In 2020, geologist Christine Yifeng Chen was sitting on Zoom in her Asian Americans and Pacific Islanders in Geosciences group when she heard something startling: It was an open secret that Asian geoscientists had a more challenging time getting National Science Foundation (NSF) funding than other principal investigators (PIs). A recent Ph.D. graduate from the Massachusetts Institute of Technology and Woods Hole Oceanographic Institution, Chen remembered thinking, “Huh?”
Chen and her friend Sara S. Kahanamoku were pointed to a corner of the NSF website that hosts reports describing the funding outcomes of NSF’s grants by race and ethnicity back to the 1990s. After digging into the data, they discovered that the rumor was true, and they noticed that it wasn’t just Asian PIs who were funded less often, but other groups too.
“We also noticed that there was this pattern that white PIs were actually not only experiencing higher than average funding rates but that this advantage was, in fact, increasing over time,” said Chen, who is now a postdoctoral scholar at Lawrence Livermore National Laboratory.
Chen, Kahanamoku, and their colleagues found “pervasive racialized disparities” in NSF funding awards across 20 years of data, according to their recently published paper in eLife. “The prevalence and persistence of these racial disparities in funding have cascading impacts that perpetuate a cumulative advantage to white PIs across all of science, technology, engineering, and mathematics,” they wrote in the paper.
“NSF welcomes the attention this paper brings to questions about racial disparity in federal funding,” said an NSF spokesperson. “Racial disparity is one of the reasons NSF has been releasing federal-funding demographic data to the public every year since the 1990s.”
NSF receives tens of thousands of funding proposals annually and over the past 5 years has accepted about a quarter of them. The agency sends most proposals to outside experts for review, then considers the recommendations and issues funding awards. Applicants voluntarily select a race and ethnicity at submission, but external reviewers don’t see the answers.
In the latest analysis, proposals from white PIs were about 9% more likely to be funded than the average applicant between 1999 and 2019. And this advantage has grown. In 1999, proposals from white PIs had a 3% greater chance of being funded than those of the average applicant. In 2019, the most recent year analyzed, white PIs were 14% more likely to secure funding.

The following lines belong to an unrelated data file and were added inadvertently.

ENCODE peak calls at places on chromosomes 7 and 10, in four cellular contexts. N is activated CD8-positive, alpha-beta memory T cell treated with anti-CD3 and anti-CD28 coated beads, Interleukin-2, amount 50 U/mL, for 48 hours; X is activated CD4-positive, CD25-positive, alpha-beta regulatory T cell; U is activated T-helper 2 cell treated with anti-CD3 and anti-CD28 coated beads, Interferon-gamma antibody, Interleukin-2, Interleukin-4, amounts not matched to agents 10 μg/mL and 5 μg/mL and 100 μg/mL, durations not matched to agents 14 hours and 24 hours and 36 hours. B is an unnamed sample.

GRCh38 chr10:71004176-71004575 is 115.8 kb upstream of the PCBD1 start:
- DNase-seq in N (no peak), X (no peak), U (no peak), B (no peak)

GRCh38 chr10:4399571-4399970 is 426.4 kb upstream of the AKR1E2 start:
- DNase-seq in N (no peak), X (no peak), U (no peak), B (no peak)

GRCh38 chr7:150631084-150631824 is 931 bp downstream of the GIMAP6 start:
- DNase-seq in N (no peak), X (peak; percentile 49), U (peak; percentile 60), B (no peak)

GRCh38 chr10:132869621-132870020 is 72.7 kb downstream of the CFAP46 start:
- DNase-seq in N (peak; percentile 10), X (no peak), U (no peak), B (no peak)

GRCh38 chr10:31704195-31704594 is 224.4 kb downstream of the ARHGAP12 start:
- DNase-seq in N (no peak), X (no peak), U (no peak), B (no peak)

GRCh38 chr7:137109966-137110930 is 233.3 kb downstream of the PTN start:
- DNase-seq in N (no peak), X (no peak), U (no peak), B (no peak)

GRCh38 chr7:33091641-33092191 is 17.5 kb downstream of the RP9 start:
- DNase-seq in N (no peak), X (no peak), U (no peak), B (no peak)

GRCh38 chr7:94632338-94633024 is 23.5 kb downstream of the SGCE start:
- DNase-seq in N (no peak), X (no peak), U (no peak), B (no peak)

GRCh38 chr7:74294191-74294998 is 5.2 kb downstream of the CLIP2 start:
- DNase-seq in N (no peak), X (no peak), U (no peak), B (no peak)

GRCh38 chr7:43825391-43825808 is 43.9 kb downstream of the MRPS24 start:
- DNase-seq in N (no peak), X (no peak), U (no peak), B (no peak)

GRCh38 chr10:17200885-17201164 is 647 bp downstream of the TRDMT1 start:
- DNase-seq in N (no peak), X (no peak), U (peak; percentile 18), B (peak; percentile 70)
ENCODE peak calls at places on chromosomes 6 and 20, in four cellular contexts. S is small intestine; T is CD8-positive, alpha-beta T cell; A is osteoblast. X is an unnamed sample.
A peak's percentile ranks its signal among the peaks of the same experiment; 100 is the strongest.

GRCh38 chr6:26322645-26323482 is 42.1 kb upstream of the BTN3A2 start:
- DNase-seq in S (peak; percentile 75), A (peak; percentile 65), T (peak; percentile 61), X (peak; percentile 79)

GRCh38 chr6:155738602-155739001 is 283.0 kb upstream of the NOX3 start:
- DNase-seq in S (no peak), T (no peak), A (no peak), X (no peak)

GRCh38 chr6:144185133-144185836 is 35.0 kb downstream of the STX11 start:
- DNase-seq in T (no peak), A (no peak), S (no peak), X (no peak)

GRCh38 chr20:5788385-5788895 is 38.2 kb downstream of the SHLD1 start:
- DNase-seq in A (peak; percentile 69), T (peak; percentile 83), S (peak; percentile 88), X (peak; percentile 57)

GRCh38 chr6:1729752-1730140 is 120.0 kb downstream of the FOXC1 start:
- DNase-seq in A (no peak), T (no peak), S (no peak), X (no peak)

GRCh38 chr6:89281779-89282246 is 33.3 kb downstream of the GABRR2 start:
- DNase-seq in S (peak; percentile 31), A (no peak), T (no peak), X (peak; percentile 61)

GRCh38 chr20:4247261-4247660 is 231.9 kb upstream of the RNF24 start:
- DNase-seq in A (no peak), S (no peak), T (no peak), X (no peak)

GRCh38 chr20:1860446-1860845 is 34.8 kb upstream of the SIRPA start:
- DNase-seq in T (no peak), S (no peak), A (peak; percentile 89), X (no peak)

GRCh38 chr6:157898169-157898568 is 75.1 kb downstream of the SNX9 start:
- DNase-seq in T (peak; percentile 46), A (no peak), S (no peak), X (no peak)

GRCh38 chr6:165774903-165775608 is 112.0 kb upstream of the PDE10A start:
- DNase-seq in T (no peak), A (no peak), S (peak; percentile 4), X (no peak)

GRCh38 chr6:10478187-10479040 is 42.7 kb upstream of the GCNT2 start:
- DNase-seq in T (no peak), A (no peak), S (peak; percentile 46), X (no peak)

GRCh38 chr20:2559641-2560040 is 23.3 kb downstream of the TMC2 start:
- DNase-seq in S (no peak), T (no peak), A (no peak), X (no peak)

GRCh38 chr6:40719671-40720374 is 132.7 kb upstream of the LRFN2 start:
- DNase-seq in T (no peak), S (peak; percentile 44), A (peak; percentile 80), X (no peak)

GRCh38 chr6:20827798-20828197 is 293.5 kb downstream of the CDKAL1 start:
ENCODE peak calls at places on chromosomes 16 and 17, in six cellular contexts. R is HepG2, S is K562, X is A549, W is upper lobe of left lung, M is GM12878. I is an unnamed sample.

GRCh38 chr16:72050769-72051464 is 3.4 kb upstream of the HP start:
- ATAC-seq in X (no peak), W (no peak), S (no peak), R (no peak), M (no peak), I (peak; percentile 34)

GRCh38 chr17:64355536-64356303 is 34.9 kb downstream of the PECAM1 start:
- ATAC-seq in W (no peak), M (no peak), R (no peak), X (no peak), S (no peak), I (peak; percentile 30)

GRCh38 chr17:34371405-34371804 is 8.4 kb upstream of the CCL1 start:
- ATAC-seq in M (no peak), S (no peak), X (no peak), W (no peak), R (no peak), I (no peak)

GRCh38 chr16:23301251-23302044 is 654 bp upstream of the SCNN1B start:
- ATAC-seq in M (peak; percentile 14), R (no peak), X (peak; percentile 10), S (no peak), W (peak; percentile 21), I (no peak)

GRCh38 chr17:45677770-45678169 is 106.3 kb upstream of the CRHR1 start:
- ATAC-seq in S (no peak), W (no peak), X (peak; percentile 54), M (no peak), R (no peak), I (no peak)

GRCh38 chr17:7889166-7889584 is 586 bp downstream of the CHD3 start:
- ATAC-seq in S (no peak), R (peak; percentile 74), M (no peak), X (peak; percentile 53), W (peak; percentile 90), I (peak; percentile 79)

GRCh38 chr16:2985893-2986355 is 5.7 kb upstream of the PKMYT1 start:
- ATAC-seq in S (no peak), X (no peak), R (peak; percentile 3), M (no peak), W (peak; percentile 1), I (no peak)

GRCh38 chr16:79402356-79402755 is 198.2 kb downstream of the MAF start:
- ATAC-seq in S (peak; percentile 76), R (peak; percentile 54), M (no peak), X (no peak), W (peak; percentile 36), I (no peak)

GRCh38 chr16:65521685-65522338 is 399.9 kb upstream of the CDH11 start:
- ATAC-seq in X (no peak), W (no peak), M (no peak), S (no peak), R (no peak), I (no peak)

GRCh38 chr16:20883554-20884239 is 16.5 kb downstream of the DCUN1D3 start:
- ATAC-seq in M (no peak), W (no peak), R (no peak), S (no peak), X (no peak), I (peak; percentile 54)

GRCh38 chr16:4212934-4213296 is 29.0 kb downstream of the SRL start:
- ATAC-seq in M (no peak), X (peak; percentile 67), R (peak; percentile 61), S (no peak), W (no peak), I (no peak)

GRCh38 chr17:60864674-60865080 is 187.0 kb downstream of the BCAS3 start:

In contrast, between 1999 and 2019, NSF was 21% less likely to fund proposals from Asian PIs than an average applicant. Native Hawaiian and Pacific Islander PIs and Black and African American PIs were similarly disadvantaged, landing funding 11% and 8% less often than average.
These statistics translate into differences in the funding rate among each group. Considering the number of proposals submitted by white PIs in 2019, this group should have received nearly 800 fewer awards than if it were funded at the average NSF rate for that year (27%). This “award surplus” is countered in part by a “deficit” of 432 awards for Asian PIs.
“There are people in the pipeline right now that are being affected by these [funding] decisions,” said Chen. NSF supports one quarter of all federally funded research in the sciences.
The racial stratification in funding rates is more apparent when comparing the types of grants awarded, the study finds. Black and African American PIs and Asian PIs had a lower success rate for research proposals than nonresearch proposals, though data distinguishing the two types of awards were available only from 2013 to 2019. Nonresearch awards support lab upkeep, teaching, or professional development and typically include less money than research awards.
The Geosciences Are Not Immune
White PIs in the geosciences had tailwinds, too.
Data from 2012 to 2016 reveal that white PIs in the NSF Directorate for Geosciences received an average surplus of about four dozen research awards annually.
Furthermore, white PIs had the highest submission rates from all NSF directorates, whereas Black and African American PIs had the lowest submission rates from all directorates, said Chen.
Geologists Rachel Bernard and Emily Cooperdock wrote in a 2018 Nature Geosciences comment that racial and ethnic diversity of geoscience Ph.D. graduates has changed very little, despite improvements in the gender balance over the same period.
Closing the Gap
“This is the first time to my knowledge, researchers have conducted such a comprehensive investigation into NSF-wide demographic data,” said Bernard, a geologist at Amherst College who reviewed the paper for eLife. The researchers of the latest work, which was also presented at AGU’s Fall Meeting 2022 in Chicago last week, did an “excellent” job, she said.
“While some people may disagree with the authors’ conclusions—namely, that these disparities are a result of systemic racism within science and society as a whole—you can’t argue with the data itself,” said Bernard.
An NSF spokesperson told Eos that this year the agency is launching a new initiative that specifically addresses barriers and challenges that can impact competitiveness for external funding, called Growing Research Access for Nationally Transformative Equity and Diversity (GRANTED). The program will target PIs at less-research-intensive institutions with training, support research institutions to strengthen research services offered, and hold listening sessions and other meetings to improve NSF offerings.
The number of awards needed to bridge some racial disparities is small, Chen said. “If [NSF] just funded a small number of proposals, it would have a huge impact on reducing or even eliminating some of the disparities by funding rates.”
—Jenessa Duncombe (@jrdscience), Staff Writer